Hypocrisy: The NFL

Published: Oct 24, 2013 16:37pm EDT
By JLangley4, Sports Writer for Konsume Sports

Please Note: This article was updated Oct 24, 2013 @ 04:37pm EDT


Over the last few seasons, the term that comes to mind when talking about the NFL is "player safety."

The amounts of rule changes and fines levied out by Commissioner Roger Goodell is enough to make any business stay afloat. The new penalties, while bothersome, do make sense when it comes to the acknowledgment that players need to be protected from themselves, and the dangerous sport in which they play.

The biggest question may be; does Roger Goodell truly care about the cash cows that make him $10 million a year? Is he enforcing heavy fines and incorporating more rules to protect the players, or to protect himself, and the owners that keep him afloat?

It is no secret how dangerous the game is. Many have played the game on some level or another throughout the country. Head injuries are dangerous. They have the ability to take a player out of the game, seemingly out of nowhere. Look at the case of former Arizona Cardinals wide receiver Ryan Swope. A talented player out of Texas A&M, there was no secret to his concussion history. The problem is, he had so many concussions that it forced him to retire before playing a down in the NFL.

On paper, it seems as though Swope took the medical advice given to him, and properly called it a career before causing further irrepairable damage to his body. Some have speculated, though, that this was a case of the NFL and a franchise covering themselves before a player had a chance to play. Either way, it is good for Swope. He has a degree he can use to benefit his life, and he won't cause further damage to his body.

The league itself is up to its eyeballs in lawsuits on the issue of concussions, and whether or not the NFL knew more than they were telling the players. Honestly, the players could be out for a quick cash grab from the league, after spoiling away the millions they made over the entirety of their career. Seeing punters and kickers in a lawsuit is almost laughable to some.

But, the league took a majoy hit in credibility when a book came out, by Mark Fainaru-Wada and Steve Fainaru, called "The League Of Denial." The book itself is about the NFL, and studies telling them that concussions suffered from playing the game lead to long-term health risks. The NFL for years did whatever it took to cover the issue up, even going as far as to create their own operation to attempt to shoot down these studies.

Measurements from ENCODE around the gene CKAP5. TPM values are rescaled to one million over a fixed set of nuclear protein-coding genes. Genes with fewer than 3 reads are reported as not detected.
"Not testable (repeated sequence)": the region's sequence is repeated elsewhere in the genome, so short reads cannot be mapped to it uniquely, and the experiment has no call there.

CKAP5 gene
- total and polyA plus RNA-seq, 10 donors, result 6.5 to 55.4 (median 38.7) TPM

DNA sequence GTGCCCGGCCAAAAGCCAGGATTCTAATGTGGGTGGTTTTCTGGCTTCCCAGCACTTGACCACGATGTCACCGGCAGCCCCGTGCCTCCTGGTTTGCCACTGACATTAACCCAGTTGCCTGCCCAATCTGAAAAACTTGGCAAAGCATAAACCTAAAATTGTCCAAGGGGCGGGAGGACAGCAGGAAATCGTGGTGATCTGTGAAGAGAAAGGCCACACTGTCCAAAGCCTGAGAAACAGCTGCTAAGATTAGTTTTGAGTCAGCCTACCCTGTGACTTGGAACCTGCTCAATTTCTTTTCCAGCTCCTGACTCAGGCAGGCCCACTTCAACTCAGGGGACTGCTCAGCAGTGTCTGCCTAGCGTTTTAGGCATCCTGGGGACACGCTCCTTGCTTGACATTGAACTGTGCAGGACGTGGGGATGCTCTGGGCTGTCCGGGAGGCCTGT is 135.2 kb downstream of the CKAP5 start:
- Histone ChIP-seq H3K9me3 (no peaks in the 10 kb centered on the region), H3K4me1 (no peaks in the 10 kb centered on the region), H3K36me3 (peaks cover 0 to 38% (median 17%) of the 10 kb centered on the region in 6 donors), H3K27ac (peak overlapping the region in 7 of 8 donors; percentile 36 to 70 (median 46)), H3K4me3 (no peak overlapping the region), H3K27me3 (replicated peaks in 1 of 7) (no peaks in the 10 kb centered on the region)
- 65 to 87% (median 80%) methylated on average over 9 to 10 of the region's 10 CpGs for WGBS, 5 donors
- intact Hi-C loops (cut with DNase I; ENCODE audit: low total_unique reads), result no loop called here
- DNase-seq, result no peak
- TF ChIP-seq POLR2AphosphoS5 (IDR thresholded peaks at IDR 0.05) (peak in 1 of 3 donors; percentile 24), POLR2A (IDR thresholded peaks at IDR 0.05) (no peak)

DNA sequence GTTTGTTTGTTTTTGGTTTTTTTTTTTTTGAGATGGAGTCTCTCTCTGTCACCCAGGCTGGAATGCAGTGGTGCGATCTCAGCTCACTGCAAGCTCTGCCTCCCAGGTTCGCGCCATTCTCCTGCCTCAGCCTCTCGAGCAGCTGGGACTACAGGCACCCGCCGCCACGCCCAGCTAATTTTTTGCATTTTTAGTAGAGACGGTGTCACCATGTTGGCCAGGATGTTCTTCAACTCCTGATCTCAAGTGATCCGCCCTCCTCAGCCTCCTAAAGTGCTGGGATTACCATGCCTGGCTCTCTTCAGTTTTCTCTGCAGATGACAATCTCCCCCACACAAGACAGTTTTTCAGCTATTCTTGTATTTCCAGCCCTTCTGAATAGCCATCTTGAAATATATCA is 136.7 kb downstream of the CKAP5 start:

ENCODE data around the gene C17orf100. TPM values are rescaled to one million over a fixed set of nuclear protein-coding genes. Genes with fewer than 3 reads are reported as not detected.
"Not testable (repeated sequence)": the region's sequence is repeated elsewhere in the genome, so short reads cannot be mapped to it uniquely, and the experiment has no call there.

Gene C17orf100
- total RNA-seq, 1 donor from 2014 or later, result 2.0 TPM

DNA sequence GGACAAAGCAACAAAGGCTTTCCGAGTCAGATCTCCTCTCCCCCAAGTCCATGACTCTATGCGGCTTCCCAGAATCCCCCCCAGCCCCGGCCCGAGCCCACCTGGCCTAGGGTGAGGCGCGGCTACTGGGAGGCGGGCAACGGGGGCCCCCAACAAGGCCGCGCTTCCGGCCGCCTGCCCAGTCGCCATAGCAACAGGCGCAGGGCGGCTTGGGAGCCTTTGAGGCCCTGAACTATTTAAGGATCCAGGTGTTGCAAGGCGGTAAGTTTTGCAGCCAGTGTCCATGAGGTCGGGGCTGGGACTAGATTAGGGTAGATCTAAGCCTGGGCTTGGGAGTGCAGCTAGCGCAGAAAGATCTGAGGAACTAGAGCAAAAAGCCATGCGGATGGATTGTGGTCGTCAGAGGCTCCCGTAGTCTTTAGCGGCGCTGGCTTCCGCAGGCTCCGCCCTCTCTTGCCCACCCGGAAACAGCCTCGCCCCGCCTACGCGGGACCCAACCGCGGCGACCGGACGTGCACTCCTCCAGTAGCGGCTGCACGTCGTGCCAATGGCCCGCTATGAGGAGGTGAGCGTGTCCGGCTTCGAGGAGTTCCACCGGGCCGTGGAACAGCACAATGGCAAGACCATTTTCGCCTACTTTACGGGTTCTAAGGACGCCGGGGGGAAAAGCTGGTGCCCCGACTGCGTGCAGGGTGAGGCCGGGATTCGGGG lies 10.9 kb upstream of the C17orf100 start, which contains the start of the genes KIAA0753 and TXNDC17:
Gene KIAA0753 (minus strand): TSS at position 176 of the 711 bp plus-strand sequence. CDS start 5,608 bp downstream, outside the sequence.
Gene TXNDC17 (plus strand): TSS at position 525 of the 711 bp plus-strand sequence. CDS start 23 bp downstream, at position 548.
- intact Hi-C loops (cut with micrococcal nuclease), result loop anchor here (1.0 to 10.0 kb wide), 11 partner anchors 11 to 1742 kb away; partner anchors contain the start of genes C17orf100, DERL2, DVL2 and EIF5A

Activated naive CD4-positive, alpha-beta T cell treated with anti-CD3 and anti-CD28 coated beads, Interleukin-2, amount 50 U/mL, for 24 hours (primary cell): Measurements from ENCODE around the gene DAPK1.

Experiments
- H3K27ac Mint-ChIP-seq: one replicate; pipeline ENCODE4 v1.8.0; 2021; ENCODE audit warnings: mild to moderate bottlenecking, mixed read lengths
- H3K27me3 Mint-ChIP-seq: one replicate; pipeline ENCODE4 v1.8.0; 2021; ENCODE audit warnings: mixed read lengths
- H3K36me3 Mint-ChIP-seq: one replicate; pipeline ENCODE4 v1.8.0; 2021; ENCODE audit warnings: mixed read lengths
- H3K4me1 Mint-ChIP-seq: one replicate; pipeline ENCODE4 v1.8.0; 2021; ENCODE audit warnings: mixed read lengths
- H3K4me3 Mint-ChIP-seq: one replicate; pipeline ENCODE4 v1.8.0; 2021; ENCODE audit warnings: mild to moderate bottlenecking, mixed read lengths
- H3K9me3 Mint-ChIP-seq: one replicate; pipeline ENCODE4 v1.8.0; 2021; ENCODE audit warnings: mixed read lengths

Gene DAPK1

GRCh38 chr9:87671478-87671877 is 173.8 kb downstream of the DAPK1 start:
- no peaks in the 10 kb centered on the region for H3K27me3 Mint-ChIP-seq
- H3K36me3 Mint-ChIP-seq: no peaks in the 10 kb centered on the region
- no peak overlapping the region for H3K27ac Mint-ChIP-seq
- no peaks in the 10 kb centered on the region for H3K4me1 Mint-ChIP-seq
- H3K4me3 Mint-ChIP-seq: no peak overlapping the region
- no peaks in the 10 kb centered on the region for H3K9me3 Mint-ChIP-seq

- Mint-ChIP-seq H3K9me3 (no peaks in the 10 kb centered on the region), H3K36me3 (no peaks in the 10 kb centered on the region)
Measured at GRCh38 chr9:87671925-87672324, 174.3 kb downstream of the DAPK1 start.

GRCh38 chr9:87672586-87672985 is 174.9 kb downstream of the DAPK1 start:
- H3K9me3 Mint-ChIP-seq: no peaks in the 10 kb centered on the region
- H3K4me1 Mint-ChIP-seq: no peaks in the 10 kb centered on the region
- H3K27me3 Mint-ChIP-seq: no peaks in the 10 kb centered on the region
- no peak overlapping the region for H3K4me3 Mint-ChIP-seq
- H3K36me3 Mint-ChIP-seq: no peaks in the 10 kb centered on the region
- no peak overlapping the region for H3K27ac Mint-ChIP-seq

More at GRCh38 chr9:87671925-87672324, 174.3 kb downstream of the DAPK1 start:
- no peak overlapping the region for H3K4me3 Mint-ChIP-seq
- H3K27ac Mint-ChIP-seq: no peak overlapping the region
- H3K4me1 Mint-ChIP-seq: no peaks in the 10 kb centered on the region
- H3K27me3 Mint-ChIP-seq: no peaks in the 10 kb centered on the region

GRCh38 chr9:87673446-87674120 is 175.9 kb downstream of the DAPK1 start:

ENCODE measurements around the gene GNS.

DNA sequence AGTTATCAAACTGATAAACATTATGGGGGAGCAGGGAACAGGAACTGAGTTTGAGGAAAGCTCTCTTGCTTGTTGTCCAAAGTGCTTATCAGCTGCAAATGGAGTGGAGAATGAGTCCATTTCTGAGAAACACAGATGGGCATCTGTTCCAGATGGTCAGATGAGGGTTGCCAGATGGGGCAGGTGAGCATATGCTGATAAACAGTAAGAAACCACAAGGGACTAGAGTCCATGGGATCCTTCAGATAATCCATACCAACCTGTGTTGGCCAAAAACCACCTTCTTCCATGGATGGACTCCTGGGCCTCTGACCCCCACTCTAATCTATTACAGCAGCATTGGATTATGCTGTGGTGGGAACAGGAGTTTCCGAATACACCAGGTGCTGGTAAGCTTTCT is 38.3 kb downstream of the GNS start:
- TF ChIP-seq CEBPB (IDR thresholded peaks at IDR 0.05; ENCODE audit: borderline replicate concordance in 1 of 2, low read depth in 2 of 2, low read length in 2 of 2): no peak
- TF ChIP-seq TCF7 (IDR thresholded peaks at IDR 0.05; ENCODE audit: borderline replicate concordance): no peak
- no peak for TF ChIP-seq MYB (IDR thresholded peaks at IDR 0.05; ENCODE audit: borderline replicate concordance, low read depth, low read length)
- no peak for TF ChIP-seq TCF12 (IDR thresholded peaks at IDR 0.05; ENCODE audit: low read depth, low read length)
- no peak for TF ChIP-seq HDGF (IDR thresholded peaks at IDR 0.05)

The cover-up worked for many, but to some, they were still skeptical. For a league looking for a shred of credibility, this hit will do more damage than the league needs.

The player safety measures are great for the players. It helps them get back to the basics of simple form tackling, and is attempting to eliminate unecessary blows to the head. The basic premise of this is wonderful. The problem is, a question of when the NFL try to follow through with caring about player safety?

It has been noted already by many analysts, and Commissioner Goodell himself, that the league would like to expand the regular season to 18 games. Thursday Night games have been implemented for every week, on the premise of giving everyone a primetime game. The idea is already being explored about adding another Thursday night game each week in the future.

Here is the problem. The 18 game schedule is a bad idea simply because there is already an astronomical amount of injuries on a 16 game schedule. Expanding the season by two more games is asking for problems. The players are tired after a 16 game schedule, and on top of that, 12 teams have playoff games following the season. Their bodies are not meant to play that long. If you play the odds on it, the chances of injury would increase exponentially by adding two more competitive games.

The issue of Thursday night games is simple. It is a cash grab for the NFL with no intention of putting competitive football out on the field. Teams are asked to play a game on short rest, and lack of preparation. This is how injuries occur.

Think about it this way. On a normal week, players come in Monday for film study or an optional lifting session, which a lot of players take part in. Tuesday is a practice day for some, while others may wait until Wednesday, especially coming off of a Monday Night game. Practices usually go from Tuesday to Thursday, or Friday if the team has a Monday Night game. The team does their walk-through on Friday if they have to travel Saturday, or the walk-through occurs Saturday for home games.

Now, these schedules vary, depending on the team. The point is, no matter how a schedule works for a team, they will be on short rest, and have no way of being adequately prepared for a game, unless they are planning ahead which cuts into preparation for the game ahead of them.

Player safety is a legitimate concern, and rules should be made to protect them. The league must find a way to make their money, while having the best interest of all at heart. That may never happen, but it's a nice concept, much like the "player safety" campaign the league is currently on.


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